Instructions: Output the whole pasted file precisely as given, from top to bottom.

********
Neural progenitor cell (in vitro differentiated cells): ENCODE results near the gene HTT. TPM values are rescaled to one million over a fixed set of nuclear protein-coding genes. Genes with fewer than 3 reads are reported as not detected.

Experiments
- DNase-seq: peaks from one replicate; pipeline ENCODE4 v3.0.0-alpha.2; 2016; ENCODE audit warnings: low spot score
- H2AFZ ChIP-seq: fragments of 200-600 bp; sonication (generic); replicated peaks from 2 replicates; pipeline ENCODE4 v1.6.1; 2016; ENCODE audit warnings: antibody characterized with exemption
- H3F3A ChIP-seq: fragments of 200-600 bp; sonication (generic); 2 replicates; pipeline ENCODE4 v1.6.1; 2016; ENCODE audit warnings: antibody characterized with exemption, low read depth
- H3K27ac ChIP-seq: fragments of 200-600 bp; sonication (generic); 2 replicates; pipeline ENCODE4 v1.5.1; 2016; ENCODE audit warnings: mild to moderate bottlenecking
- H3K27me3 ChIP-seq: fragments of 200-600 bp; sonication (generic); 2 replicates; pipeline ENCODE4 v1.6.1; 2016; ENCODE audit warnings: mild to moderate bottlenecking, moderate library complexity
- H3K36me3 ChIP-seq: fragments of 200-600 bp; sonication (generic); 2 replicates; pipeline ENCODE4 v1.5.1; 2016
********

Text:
Neural progenitor cell (in vitro differentiated cells): ENCODE results near the gene HTT. TPM values are rescaled to one million over a fixed set of nuclear protein-coding genes. Genes with fewer than 3 reads are reported as not detected.

Experiments
- DNase-seq: peaks from one replicate; pipeline ENCODE4 v3.0.0-alpha.2; 2016; ENCODE audit warnings: low spot score
- H2AFZ ChIP-seq: fragments of 200-600 bp; sonication (generic); replicated peaks from 2 replicates; pipeline ENCODE4 v1.6.1; 2016; ENCODE audit warnings: antibody characterized with exemption
- H3F3A ChIP-seq: fragments of 200-600 bp; sonication (generic); 2 replicates; pipeline ENCODE4 v1.6.1; 2016; ENCODE audit warnings: antibody characterized with exemption, low read depth
- H3K27ac ChIP-seq: fragments of 200-600 bp; sonication (generic); 2 replicates; pipeline ENCODE4 v1.5.1; 2016; ENCODE audit warnings: mild to moderate bottlenecking
- H3K27me3 ChIP-seq: fragments of 200-600 bp; sonication (generic); 2 replicates; pipeline ENCODE4 v1.6.1; 2016; ENCODE audit warnings: mild to moderate bottlenecking, moderate library complexity
- H3K36me3 ChIP-seq: fragments of 200-600 bp; sonication (generic); 2 replicates; pipeline ENCODE4 v1.5.1; 2016